Connecticut attorney general opens investigation into another cable company for slow internet speeds, poor customer service – Hartford Courant

HARTFORD — Prompted by repeated consumer complaints, state Attorney General William Tong launched an investigation Monday into slow internet speeds, mediocre technical responses and hidden fees by the Altice Optimum cable company.

Under the Connecticut Unfair Trade Practices Act, Tong will investigate nearly 500 complaints by consumers over a period of years.

One of the most common complaints is consumers protesting that they are not getting the fast internet speeds that they paid for. Some consumers who signed up for 300 or 400 megabits per second found out that they consistently got only 120 megabits per second, Tong said. One customer on the 400 megabits plan said she received only 10 to 40 megabits per second, Tong said.

“We received complaints from numerous consumers who ran speed tests. These are people that are much more technically savvy than I am,” Tong said at a press conference in Hartford. “They discover that they are getting much lower speeds than they paid for. And when they call Optimum looking for help — if they can get through to somebody — their problems are not resolved.

A longtime Stamford resident, Tong said he personally is an Altice Optimum customer, which has a wide footprint in Fairfield County. Tong said the company had “not yet” responded regarding the investigation.

“This should come as no surprise that customers are unhappy,” Tong told reporters. We’ve learned, as consumers, to put up with some amount of poor service from some of our cable providers because you call up and you’re on hold and the call gets dropped. Then the call gets transferred, and it gets dropped. Many of us have had that experience personally, but this goes well beyond some of those constant complaints and refrains. This is people who really need these services to work, go to school, and manage their lives. The internet is so important in every aspect of our lives.”

After multiple calls, Optimum officials could not be reached for comment Monday at their Long Island headquarters.

The company later released a statement: “Altice shares the state’s goal of ensuring Connecticut residents and businesses receive high-quality service and have a positive customer experience. That is why Altice has been investing across Connecticut, building and deploying a 100% Optimum Fiber broadband network that provides reliable infrastructure and symmetrical internet services to our communities and customers.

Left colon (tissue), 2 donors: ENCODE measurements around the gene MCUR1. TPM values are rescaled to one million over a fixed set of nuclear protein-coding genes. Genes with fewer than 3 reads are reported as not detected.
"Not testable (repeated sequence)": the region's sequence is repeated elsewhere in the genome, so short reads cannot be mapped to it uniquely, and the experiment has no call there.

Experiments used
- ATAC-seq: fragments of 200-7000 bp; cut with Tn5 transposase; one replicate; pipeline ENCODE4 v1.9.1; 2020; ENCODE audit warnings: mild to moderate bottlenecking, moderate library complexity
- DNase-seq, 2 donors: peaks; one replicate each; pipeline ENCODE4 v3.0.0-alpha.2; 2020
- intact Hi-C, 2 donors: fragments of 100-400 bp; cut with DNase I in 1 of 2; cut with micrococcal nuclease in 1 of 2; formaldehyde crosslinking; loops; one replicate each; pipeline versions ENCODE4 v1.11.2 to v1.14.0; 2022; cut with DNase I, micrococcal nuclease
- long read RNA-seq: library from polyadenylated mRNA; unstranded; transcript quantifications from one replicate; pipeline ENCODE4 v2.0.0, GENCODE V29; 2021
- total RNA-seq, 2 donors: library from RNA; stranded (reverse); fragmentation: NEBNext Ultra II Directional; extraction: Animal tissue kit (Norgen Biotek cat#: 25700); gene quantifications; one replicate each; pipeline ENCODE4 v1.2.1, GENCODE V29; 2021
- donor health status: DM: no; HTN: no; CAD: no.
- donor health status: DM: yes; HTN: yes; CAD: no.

The company continued, “Connecticut was one of the first areas where we launched multi-gigabit speeds earlier this year to meet the ever-growing broadband needs of our customers, and we also participate in the Affordable Connectivity Program, which provides free high-speed internet service. We are proud to serve our Connecticut communities and will cooperate with state officials to provide relevant information.”

Technician visits to the home to fix the reported problems can cost $75, but the complaints are continuing, Tong said.

“Customers have the right to receive and expect to receive the internet speeds that they paid for,” Tong said.

Besides problems with speeds, Tong’s office has handled complaints about customer service, technical support, and service fees.

“Our investigation seeks comprehensive records dating back to January 2017 to determine exactly what Altice Optimum knew and what they were doing to deliver the internet speeds and service they promised,” Tong said. “If our investigation finds that Optimum violated Connecticut law, we will not hesitate to hold them accountable.”

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The broader problem, officials said, is that consistent internet access has become a necessity across the state and is often as important as services provided by public utilities.

In a similar case, Tong’s office reached a settlement with Frontier Communications in August that had been prompted by more than 1,400 complaints — nearly three times the number for Optimum. Some of the issues were the same, such as mediocre customer service, poor internet quality, high charges, and problems with equipment returns.

“Frontier Communications, which also had a reputation, in fact did not deliver on the promised service,” Tong said.

Frontier settled the civil case for more than $60 million, and the agreement is designed to “dramatically expand access to high-speed internet for Frontier customers in economically distressed communities, end a hidden monthly $6.99 internet surcharge, and force significant improvements in Frontier’s marketing and customer service,” Tong said.

State Sen. Norm Needleman, an Essex Democrat who co-chairs the legislature’s energy and technology committee, said at the news conference that he is concerned about companies that are “over-promising and under-delivering without any explanation.” … All of them have an obligation to their customers, whether you classify them as ratepayers or not.”

Needleman added, “As the internet has become a vital part of everyday life, households relying on these services for employment, education and entertainment can experience significant harm if they lack reliable internet service. If Altice Optimum contributed to that harm, they should face the consequences.”

Christopher Keating can be reached at ckeating@courant.com

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